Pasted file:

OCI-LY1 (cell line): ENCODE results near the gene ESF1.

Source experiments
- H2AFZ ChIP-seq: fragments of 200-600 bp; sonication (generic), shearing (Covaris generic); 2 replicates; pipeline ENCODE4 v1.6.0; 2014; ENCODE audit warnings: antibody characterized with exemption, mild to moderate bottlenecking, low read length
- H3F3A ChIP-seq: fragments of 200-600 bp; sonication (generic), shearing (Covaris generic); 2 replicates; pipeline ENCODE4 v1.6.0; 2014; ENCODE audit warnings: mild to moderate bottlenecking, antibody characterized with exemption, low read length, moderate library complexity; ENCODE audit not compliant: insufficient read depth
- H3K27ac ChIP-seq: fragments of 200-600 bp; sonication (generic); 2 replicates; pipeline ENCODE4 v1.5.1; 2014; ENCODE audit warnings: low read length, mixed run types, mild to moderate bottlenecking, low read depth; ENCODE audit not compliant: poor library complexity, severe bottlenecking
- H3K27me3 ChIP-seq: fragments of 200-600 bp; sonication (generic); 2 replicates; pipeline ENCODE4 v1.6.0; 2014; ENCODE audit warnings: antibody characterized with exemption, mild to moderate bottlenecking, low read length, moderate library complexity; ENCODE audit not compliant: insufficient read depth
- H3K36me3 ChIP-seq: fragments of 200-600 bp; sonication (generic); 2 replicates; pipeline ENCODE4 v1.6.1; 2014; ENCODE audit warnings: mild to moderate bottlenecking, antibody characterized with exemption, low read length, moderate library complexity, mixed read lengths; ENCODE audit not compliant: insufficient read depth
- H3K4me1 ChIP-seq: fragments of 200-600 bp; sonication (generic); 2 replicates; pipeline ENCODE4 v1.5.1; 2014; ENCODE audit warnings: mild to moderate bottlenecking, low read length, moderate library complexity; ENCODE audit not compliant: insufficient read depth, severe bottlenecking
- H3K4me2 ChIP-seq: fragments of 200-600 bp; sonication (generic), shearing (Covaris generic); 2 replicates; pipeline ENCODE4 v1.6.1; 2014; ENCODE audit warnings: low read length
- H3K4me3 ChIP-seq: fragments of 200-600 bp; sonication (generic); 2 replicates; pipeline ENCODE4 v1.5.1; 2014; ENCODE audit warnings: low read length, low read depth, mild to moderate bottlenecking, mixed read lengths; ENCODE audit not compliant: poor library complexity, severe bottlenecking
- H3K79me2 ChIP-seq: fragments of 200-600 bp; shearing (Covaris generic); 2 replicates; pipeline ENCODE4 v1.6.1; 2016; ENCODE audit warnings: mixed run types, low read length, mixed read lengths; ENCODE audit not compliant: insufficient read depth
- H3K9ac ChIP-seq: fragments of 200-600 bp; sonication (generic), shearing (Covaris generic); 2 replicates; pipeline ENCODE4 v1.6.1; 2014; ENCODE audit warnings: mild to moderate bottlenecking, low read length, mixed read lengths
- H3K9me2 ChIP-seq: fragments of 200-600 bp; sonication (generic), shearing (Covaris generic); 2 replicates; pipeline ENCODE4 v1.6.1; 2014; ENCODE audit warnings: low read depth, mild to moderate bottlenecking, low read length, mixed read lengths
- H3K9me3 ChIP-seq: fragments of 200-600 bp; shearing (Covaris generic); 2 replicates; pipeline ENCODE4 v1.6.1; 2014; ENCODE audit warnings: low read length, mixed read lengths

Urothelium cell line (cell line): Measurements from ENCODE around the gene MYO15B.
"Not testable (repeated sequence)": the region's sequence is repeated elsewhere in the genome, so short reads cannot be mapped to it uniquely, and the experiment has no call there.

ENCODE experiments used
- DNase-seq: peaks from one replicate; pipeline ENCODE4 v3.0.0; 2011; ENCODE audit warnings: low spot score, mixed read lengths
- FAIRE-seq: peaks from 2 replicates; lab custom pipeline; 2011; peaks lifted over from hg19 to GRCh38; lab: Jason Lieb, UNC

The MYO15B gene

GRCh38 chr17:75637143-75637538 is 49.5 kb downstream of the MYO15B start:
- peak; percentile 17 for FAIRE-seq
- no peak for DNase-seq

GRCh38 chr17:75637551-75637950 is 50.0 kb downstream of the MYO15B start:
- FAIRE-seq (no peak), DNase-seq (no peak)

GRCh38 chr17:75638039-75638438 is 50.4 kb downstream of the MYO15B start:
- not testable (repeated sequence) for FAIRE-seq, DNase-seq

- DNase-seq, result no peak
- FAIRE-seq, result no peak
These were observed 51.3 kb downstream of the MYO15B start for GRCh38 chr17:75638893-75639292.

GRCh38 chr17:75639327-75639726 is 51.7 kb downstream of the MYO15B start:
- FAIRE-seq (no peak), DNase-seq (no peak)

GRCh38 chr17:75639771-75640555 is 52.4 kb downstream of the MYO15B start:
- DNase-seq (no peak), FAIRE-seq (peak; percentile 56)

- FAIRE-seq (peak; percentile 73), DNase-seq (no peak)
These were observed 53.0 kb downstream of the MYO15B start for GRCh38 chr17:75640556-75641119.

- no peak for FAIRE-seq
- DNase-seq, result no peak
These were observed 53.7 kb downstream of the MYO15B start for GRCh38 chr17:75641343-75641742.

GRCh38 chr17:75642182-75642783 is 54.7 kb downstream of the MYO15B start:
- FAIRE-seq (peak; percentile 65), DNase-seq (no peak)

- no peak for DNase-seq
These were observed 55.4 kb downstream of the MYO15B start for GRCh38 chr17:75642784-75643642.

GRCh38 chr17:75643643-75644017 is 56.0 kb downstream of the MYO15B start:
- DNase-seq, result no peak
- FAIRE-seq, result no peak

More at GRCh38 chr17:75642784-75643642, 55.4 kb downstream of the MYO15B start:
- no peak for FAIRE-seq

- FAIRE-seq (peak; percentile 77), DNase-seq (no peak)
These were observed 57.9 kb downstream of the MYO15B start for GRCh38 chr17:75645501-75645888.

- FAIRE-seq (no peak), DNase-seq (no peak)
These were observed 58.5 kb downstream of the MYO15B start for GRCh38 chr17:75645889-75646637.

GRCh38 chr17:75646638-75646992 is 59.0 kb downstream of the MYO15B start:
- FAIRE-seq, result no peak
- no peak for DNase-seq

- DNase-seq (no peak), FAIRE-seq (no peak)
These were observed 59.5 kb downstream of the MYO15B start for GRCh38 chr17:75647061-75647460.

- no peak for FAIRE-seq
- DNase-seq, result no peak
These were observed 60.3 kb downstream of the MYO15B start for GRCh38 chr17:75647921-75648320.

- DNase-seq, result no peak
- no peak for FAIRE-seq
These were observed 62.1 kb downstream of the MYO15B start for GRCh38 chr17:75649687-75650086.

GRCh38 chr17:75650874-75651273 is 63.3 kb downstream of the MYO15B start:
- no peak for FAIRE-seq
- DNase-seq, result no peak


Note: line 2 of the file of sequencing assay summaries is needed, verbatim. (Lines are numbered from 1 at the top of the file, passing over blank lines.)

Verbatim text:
Source experiments